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3 Twenty Year Olds Build Alternate O-Care Website

From CBS News:

S.F. programmers build alternative to HealthCare.gov

John Blackstone| November 8, 2013

(CBS News) On Friday, President Obama had this to say about problems with the Obamcare [sic]website during a speech in New Orleans: "I promise you, nobody’s been more frustrated. I wanted to go in and fix it myself, but I don’t write code."

His lack of knowledge hasn’t stopped him from ‘fixing’ anything else.

But plenty of programmers do write code. And three of them have created their own website that addresses some of the most annoying problems with HealthCare.gov.

In a San Francisco office shared with other tech start-ups, three 20-year-olds saw HealthCare.gov as a challenge.

With a few late nights, Ning Liang, George Kalogeropoulos and Michael Wasser built "thehealthsherpa.com," a two-week-old website that solves one of the biggest problems with the government’s site.

"They got it completely backwards in terms of what people want up front," said Liang. He added: "They want prices and benefits, so that they could make the decision."

Liang showed CBS News how it worked. "You come to our website and you put in your zip code — in this case a California zip code. You hit ‘find plans,’ and you immediately see the exchange plans that are available for that zip code."

But to quote Harry Reid, ‘Why would Obama want to do that?’ The Obama administration/Democrat Party 1) want your information, 2) don’t want you to see the prices until you have put a lot of time into signing up.

They have plenty of experience working at places like Twitter and Microsoft before setting out to build their own Internet companies. But this project is a public service.

Using information buried in the government’s own website built by high-priced government contractors, they found a simpler way to present it to users.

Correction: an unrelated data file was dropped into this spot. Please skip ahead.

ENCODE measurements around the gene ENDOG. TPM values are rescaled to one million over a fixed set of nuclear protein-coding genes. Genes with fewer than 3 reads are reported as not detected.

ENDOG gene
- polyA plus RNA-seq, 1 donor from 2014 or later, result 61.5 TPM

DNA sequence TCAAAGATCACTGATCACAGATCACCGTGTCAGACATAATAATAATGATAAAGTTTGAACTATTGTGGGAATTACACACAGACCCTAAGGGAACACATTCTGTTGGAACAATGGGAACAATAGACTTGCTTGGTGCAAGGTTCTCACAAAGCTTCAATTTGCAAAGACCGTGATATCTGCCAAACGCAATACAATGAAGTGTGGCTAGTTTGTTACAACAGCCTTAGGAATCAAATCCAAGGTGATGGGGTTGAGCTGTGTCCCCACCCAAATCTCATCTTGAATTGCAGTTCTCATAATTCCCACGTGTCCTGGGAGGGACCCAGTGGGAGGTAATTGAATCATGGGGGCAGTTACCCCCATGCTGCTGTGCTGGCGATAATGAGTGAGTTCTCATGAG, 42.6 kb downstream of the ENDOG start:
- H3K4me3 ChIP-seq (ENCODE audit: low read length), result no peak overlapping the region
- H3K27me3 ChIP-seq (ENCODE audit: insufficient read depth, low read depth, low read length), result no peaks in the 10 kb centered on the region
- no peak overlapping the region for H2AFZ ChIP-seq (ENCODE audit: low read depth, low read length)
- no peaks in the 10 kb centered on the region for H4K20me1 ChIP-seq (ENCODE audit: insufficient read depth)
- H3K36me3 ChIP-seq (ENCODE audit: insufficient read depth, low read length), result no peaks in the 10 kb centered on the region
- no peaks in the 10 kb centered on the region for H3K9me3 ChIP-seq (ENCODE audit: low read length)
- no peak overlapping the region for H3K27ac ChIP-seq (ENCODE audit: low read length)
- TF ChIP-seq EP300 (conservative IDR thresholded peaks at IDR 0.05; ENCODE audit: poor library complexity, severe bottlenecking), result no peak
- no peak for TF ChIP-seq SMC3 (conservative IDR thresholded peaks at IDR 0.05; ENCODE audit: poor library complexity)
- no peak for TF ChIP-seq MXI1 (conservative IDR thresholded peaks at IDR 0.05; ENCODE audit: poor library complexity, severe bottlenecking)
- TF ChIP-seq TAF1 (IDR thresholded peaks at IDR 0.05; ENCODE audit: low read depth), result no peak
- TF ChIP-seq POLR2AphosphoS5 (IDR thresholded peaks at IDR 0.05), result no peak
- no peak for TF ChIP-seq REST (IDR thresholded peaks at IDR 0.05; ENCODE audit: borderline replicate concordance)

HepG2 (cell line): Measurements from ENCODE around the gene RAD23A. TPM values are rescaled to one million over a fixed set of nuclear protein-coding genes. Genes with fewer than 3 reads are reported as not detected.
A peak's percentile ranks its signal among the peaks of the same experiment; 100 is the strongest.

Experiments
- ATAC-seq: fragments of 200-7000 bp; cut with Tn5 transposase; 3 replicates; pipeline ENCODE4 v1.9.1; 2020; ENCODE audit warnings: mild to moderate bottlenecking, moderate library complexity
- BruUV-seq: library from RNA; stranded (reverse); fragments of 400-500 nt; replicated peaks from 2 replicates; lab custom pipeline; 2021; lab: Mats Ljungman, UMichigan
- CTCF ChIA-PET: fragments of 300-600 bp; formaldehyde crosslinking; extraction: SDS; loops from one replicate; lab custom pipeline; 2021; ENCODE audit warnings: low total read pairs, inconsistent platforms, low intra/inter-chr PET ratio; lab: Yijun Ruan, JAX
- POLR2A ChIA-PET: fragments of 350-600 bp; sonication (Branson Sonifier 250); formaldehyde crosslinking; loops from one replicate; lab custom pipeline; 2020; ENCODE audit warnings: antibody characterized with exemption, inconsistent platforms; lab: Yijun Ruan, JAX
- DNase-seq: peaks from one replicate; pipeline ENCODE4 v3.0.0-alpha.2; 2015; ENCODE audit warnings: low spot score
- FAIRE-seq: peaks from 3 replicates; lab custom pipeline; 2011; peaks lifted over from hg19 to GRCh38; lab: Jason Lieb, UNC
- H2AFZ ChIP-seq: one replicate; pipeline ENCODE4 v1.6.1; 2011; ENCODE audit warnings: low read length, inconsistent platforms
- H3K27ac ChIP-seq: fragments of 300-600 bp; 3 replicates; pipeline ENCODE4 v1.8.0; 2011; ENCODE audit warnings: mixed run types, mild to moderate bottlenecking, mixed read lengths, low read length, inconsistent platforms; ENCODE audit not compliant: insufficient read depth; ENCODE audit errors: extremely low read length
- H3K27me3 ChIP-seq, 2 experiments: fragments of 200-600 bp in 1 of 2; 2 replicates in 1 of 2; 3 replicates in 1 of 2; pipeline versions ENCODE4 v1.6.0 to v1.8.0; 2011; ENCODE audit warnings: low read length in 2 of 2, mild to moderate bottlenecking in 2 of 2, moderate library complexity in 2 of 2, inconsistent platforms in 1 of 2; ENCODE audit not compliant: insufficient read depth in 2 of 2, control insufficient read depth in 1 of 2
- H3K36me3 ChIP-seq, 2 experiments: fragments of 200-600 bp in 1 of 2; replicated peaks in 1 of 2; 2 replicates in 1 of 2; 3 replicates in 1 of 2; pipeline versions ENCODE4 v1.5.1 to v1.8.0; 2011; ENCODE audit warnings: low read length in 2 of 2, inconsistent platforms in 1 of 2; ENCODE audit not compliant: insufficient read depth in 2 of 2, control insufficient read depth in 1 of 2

"That’s the great thing about having such a small team," said Kalogeropoulos. "You sit around a table and say, ‘Okay, how does this work?’ There’s no coordination meetings, there’s no planning sessions. It’s like, ‘Well, let’s read the document and let’s implement this.’"

Small is better? How is that possible?

And the features keep on coming. CBS News looked at the team’s website Thursday and pointed out that the tax subsidy wasn’t in there, which is supposed to be one of the most complicated parts of the HealthCare.gov site. But as Liang explained: "Yes, we added this last night…the subsidy calculation is fairly complicated, but it wasn’t too bad."

And never mind that the subsidy calculator on the government site is usually wrong.

You can’t actually enroll on the HealthSherpa site, but they do provide contact information for companies offering the plans. Users who find a plan they like can go directly to the insurance companies without ever using HealthCare.gov.

Which is all these Obama-Care exchange sites should have ever been in the first place. That is, if they just wanted to match people up with insurance plans. But that isn’t their real purpose.

This article was posted by Steve Gilbert on Monday, November 11th, 2013. Comments are currently closed.

5 Responses to “3 Twenty Year Olds Build Alternate O-Care Website”

  1. captstubby

    “It’s like, ‘Well, let’s read the document .’”
    speaks volumes

    .

    “should have ever been in the first place…”

    “But that isn’t their real purpose.”

    KISS is an acronym for “Keep it simple, stupid” as a design principle noted by the U.S. Navy
    The acronym was reportedly coined by Kelly Johnson,(creators of the Lockheed U-2 and SR-71 Blackbird spy planes, among many others).
    While popular usage has translated it for decades as, ‘Keep it simple, stupid’, Johnson translated it as, ‘Keep it simple stupid’ (no comma), and this reading is still used by many authors.There was no implicit meaning that an engineer was stupid; just the opposite.
    The principle is best exemplified by the story of Johnson ( lead engineer at the Lockheed Skunk Works ), handing a team of design engineers a handful of tools, with the challenge that the jet aircraft they were designing must be repairable by an average mechanic in the field under combat conditions with only these tools. Hence, the ‘stupid’ refers to the relationship between the way things break and the sophistication available to fix them.
    The acronym has been used by many in field of software development.
    Wikipedia

    I am ,”for the first time in my life…”
    in 100% agreement with our Campainer in Chief when he told America,
    “You didn’t Build That!”

  2. mr_bill

    I’m cofused, did the three youngsters spend more or less than a billion dollars on their functioning website that only took a few weeks to put together?

  3. BillK

    How dare a private company infringe on the Government’s business?

    Somehow they will be have found to have violated a Federal hacking statute somewhere…

  4. canary

    “Users who find a plan they like can go directly to the insurance companies without ever using HealthCare.gov.”

    This is put in words I’ve been trying to say. Why can’t one find a list of the private exchanges and insurance companies without going on any site for help.

    They’ve had 6 weeks to just give the lists out to the public. There is no transparency.


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